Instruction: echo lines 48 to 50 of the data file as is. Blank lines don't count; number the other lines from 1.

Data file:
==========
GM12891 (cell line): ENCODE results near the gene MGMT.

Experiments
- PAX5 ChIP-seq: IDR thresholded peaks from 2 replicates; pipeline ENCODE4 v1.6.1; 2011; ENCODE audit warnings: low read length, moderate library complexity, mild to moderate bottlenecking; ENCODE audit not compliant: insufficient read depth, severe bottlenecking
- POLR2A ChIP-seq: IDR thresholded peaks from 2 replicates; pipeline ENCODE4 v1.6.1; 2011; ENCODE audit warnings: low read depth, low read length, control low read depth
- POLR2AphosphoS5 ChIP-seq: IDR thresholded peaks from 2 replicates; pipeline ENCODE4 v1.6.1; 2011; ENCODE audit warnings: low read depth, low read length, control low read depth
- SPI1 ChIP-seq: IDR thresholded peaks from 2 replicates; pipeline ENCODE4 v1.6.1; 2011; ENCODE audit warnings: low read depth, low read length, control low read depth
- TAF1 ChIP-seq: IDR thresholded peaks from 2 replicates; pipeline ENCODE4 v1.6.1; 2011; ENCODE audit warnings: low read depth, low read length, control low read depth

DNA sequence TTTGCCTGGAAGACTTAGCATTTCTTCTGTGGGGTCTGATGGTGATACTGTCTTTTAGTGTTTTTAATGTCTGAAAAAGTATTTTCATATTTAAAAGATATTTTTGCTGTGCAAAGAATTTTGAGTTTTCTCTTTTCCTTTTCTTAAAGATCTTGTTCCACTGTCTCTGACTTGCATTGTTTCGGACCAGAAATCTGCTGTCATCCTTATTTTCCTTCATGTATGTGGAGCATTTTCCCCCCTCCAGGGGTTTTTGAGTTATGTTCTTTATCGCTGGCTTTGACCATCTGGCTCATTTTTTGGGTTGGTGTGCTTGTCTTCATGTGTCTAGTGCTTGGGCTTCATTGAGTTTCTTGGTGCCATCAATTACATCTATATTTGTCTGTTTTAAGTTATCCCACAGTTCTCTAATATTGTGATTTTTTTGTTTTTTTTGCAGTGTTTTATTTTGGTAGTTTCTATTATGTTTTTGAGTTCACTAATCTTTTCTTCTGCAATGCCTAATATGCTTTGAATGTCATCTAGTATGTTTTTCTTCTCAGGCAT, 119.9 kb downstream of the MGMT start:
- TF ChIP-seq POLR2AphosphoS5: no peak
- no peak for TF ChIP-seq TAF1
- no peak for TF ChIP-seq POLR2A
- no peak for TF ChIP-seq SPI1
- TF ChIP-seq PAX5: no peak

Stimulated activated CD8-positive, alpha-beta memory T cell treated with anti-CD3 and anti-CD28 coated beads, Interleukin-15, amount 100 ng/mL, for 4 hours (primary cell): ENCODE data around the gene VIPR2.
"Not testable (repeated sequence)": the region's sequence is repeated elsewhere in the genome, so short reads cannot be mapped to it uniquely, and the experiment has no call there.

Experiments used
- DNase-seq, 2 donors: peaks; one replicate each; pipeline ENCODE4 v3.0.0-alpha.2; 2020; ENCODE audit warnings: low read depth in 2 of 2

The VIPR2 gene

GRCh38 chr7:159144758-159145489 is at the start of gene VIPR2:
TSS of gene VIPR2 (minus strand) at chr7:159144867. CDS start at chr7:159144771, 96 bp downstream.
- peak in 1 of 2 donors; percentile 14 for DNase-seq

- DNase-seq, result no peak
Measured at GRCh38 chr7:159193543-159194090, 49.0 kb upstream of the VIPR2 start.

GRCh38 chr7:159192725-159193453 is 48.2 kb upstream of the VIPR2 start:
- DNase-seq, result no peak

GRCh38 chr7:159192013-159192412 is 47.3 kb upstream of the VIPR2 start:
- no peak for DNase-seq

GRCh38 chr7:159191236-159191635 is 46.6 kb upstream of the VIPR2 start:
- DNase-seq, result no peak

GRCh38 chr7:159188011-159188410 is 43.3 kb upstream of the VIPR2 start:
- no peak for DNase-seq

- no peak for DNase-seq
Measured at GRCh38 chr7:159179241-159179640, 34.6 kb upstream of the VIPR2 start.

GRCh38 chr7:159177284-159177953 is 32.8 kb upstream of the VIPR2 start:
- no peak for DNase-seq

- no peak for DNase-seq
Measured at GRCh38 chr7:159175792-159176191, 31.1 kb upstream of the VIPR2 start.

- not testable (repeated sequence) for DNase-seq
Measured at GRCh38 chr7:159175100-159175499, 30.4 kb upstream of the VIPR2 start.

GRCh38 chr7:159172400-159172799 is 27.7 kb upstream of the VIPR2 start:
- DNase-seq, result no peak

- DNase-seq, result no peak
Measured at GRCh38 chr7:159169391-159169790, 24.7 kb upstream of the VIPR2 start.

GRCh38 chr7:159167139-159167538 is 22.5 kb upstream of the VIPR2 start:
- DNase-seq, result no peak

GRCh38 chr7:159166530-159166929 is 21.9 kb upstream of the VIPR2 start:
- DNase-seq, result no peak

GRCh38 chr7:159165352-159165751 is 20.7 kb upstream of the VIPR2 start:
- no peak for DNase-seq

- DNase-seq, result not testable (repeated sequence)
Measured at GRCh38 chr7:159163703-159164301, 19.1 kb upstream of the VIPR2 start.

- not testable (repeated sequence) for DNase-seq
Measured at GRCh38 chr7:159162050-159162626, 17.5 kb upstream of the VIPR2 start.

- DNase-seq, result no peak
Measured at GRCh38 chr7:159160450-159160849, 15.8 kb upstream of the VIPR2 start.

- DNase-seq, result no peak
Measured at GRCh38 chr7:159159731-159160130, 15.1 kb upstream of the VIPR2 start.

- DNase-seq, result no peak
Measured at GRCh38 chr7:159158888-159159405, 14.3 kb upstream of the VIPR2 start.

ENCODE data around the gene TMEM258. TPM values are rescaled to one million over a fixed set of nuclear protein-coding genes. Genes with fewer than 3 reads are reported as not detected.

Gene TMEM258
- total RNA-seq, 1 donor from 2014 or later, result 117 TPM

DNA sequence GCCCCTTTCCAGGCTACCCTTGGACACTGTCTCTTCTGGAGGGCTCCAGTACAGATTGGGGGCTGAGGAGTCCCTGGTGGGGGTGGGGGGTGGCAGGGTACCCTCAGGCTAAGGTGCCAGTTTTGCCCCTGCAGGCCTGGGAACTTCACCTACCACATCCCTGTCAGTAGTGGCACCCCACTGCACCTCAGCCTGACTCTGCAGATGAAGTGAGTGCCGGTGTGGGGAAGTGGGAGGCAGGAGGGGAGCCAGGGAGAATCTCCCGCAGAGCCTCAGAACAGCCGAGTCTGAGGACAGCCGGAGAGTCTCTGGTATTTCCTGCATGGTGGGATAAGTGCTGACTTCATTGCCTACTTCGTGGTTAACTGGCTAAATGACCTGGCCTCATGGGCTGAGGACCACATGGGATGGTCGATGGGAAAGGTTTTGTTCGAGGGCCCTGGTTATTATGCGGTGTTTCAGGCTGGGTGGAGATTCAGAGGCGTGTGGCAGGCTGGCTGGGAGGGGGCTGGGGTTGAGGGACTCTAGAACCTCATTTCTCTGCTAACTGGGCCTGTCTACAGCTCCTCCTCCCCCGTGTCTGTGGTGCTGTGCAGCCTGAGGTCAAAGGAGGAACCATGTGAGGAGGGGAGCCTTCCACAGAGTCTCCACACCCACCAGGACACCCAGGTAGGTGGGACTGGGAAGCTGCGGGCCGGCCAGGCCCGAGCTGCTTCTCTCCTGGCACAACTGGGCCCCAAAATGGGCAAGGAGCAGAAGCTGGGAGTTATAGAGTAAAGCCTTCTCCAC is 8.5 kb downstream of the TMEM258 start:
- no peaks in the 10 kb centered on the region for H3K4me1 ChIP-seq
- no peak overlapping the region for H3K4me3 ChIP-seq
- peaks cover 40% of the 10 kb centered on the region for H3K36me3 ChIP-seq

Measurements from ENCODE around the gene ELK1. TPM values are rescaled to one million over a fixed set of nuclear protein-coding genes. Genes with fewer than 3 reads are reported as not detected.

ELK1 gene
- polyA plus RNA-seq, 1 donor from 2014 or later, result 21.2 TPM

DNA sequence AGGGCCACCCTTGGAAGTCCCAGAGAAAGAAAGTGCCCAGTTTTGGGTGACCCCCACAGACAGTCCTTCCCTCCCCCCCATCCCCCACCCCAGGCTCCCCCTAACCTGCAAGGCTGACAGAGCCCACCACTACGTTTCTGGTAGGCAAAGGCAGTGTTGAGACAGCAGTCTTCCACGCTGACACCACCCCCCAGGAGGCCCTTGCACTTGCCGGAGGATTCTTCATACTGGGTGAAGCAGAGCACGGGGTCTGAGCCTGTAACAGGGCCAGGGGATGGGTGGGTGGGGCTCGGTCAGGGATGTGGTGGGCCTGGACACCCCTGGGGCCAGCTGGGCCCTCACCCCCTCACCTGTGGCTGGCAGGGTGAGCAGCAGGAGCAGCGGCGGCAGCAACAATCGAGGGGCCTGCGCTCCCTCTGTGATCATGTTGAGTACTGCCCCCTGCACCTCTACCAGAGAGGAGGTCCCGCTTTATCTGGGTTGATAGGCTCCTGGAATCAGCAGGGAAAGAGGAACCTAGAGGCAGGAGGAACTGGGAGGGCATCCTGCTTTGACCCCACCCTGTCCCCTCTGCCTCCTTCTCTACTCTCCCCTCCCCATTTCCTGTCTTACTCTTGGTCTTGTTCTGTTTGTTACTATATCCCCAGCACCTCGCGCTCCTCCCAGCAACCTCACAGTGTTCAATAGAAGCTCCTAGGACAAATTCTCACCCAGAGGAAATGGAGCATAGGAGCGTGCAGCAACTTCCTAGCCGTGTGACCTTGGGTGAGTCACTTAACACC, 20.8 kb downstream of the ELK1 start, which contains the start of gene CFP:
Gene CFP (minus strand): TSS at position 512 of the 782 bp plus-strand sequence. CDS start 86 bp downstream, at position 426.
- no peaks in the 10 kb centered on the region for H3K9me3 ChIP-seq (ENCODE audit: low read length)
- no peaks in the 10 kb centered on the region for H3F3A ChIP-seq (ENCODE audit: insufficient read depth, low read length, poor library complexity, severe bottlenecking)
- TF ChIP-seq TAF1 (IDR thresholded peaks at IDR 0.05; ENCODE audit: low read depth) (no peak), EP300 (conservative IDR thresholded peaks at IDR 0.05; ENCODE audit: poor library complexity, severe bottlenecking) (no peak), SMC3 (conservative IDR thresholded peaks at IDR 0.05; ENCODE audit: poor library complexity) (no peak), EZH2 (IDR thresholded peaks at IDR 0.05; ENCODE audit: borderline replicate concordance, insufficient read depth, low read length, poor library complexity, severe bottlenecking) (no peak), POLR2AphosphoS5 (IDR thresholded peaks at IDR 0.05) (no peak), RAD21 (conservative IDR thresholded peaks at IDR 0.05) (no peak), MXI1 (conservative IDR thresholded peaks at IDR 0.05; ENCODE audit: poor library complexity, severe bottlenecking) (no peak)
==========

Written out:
GRCh38 chr7:159165352-159165751 is 20.7 kb upstream of the VIPR2 start:
- no peak for DNase-seq

- DNase-seq, result not testable (repeated sequence)